Using mobile phones to make payments and banking transactions and as electronic wallets has long been seen as valuable applications by carriers, merchants, financial institutions and device vendors.
There are two threads to this. Some services-made possible by short-range technologies such as near-field communications (NFC)-actually make the phone into the payment device. More broadly, the ecosystem is dealing with the intricacies of doing business from cell phones, even if it isn't the payment device itself. ABI Research suggests that good times are ahead for various forms of mobile payments. The research-reported upon in InformationWeek-says that mobile commerce will generate $1.6 billion in expenditures this year. ABI gives both a thumb's up and thumb's down to NFC. On the positive side, NFC has gained a spot on a Nokia handset. However, the technology hasn't met lofty expectations some held because of "unclear business models."
There is a feeling that it may still thrive. For one thing, the category benefits from dual drivers: In the developed world, familiarity with smartphones makes mobile payment a potentially lucrative value-added service -- once those troublesome business models are sorted out. In the underdeveloped world where banks are rare, it is seen as a primary way for people to do business.
There have been a number of announcements in Europe. The highest profile, perhaps, is the purchase by Nokia of mobile payment company Obopay. This CNET piece quotes a Reuters' report on research from Berg Insight that predicts mobile banking will explode, growing from 20 million users in 2008 to 913 million in 2014. The piece points out there are others in the sector, including PayPal Mobile.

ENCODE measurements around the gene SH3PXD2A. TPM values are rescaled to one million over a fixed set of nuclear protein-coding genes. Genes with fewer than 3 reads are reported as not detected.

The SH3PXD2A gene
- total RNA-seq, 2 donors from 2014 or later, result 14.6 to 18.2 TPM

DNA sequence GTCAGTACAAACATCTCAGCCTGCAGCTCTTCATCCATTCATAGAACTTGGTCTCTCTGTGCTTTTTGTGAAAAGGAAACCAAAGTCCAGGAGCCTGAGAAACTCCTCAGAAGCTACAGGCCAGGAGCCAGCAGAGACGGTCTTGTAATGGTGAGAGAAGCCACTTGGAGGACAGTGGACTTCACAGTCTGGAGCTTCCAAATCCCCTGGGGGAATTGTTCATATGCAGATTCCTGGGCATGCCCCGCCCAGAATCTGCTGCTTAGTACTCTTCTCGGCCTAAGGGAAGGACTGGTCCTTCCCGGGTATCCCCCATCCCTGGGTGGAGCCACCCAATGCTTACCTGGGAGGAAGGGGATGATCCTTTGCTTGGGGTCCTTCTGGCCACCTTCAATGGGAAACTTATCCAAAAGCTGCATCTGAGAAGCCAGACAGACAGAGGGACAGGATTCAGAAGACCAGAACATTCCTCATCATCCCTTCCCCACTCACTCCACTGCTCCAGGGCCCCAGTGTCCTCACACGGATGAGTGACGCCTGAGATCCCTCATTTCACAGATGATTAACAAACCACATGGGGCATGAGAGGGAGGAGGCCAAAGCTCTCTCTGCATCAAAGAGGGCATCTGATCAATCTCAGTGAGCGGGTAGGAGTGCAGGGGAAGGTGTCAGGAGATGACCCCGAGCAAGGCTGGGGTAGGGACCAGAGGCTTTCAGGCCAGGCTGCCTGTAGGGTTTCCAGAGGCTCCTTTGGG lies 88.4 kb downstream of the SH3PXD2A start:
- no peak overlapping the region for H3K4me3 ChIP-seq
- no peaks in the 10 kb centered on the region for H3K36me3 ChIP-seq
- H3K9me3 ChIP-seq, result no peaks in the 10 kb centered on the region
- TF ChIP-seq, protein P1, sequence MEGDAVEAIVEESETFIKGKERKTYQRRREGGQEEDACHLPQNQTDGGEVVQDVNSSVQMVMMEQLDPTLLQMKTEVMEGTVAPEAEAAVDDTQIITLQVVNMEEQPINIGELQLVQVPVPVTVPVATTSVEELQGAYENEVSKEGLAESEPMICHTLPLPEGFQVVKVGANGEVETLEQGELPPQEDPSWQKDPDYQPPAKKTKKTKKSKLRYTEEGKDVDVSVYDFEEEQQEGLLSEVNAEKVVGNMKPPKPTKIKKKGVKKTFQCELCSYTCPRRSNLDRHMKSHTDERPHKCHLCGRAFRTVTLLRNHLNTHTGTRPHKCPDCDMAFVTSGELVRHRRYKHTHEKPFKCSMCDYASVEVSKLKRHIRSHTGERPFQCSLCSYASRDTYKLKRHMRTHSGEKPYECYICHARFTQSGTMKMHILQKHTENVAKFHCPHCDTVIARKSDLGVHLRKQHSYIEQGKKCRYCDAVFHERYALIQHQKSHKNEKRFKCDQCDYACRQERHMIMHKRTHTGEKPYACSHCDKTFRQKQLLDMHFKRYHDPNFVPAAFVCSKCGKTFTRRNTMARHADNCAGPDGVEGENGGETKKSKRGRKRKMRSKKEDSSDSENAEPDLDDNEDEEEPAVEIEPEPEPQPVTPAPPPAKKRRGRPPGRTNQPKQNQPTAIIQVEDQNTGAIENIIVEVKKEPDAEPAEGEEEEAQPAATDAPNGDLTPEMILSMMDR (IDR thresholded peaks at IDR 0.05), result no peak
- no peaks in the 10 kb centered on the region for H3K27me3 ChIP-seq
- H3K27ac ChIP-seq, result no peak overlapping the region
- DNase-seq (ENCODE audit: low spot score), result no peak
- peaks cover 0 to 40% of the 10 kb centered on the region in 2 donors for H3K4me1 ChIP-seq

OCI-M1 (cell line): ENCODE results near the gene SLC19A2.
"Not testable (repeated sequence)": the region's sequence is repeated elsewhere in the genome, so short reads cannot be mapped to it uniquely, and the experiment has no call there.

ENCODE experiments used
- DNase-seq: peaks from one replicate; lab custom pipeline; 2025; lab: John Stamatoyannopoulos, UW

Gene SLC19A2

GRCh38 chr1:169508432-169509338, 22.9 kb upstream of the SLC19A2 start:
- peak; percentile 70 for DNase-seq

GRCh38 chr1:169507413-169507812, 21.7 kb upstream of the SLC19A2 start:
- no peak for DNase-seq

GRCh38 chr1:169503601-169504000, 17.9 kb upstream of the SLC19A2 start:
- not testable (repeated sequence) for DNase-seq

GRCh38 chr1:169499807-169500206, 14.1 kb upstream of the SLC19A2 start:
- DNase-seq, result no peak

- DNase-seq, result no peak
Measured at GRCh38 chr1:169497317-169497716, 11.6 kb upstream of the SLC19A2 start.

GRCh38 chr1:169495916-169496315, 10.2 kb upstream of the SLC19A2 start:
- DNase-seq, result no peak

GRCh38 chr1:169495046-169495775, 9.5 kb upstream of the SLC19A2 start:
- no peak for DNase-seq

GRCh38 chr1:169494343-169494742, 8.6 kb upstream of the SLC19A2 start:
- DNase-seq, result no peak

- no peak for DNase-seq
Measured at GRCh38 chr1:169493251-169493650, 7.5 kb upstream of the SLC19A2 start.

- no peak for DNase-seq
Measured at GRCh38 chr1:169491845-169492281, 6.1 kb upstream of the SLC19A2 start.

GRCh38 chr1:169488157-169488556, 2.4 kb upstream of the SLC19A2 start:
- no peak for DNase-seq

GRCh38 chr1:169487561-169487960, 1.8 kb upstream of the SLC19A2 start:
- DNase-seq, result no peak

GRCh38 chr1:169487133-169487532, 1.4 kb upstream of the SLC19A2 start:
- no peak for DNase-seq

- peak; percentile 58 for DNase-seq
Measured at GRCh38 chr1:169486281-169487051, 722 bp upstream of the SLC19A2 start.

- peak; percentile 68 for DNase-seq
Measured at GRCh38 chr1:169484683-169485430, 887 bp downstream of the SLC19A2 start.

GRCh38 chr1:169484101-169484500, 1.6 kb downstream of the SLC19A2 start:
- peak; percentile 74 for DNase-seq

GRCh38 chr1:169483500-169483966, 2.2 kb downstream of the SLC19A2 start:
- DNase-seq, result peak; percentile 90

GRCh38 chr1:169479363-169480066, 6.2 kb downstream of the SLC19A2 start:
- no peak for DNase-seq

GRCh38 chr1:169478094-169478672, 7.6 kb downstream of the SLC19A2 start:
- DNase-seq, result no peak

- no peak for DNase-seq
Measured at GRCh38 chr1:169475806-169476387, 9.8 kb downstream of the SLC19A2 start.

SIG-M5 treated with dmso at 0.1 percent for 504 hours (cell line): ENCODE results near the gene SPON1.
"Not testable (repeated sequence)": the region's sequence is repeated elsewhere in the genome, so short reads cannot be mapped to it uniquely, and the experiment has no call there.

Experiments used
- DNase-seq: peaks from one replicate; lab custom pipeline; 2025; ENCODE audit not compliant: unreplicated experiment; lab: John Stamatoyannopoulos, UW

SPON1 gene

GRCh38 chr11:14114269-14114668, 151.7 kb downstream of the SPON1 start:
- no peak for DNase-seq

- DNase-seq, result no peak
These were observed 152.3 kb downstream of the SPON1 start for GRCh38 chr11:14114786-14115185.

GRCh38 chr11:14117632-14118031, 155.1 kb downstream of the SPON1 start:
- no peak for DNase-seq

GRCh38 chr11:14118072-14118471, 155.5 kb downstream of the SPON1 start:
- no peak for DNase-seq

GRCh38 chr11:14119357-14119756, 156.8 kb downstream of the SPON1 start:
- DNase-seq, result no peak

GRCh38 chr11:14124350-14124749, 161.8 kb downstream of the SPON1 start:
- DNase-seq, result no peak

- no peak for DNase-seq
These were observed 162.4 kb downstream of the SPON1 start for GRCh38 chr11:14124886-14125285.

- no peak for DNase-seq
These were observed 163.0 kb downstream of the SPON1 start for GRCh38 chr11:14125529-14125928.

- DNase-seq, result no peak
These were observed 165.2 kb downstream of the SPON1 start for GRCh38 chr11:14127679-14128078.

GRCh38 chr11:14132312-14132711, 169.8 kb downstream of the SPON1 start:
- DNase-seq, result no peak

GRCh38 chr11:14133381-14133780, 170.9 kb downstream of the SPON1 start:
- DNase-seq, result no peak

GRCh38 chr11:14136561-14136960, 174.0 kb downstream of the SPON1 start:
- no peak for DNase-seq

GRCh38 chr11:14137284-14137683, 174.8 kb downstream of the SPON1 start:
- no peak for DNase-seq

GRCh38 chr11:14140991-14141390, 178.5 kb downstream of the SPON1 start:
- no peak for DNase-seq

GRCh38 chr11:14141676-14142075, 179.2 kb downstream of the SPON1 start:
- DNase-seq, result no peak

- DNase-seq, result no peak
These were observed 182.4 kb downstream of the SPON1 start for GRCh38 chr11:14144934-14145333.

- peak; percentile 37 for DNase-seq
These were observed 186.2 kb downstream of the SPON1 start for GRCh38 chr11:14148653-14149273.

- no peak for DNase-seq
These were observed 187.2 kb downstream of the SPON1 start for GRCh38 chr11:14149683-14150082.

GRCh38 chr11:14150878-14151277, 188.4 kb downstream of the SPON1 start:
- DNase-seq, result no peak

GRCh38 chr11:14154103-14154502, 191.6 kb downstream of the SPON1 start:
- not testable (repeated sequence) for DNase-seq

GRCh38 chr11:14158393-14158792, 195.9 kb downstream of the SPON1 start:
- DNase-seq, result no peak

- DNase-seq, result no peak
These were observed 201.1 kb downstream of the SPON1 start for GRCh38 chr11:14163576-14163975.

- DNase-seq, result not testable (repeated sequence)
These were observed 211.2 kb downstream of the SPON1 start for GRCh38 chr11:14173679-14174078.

Two weeks ago, Orange U.K. and Barclaycard announced a deal that focused on NFC. The arrangement-which CardLine Global termed "perhaps the most important declaration to date" by banks and telecom companies using the technology-also includes mobile ticketing, peer-to-peer funds transfer and loyalty programs. The piece says that Barclaycard is bypassing a company related to Visa in favor of a system from MasterCard Worldwide.
Another move on the European mobile payments front was made by Belgacom, which launched a service called PingPing. The Paypers reports that the announcement came after the carrier acquired a 40 percent stake in a mobile payment system company called Tunz. An NFC service will be piloted in conjunction with the launch. Belgacom is partnering with Delhaize, which will provide service vouchers to Accor Services and Coca-Cola. In the test, 500 Belgacom employees with utilize NFC tags associated with their phones to use electronic meal tickets linked to their PingPing accounts at restaurants with the proper contactless readers. Another trial is set for next month in Brussels.
The Germans also are getting in on the act. Finextra says that Deutsche Bank's Global Transaction Banking unit and vendor Luup will offer mobile payment services in Europe, the Middle East and Asia. Deutsche says it is the first major commercial bank to offer such services across international borders. Luup recently switched from focusing on merchants and end customers to concentrate on relationships with banks.
Mobile payments-both the big vision of using smartphones as the hub for payments and the more granular approach of actually using a device as a payment mechanism-is dear to the hearts of many companies. They hope that it also will be embraced by end users.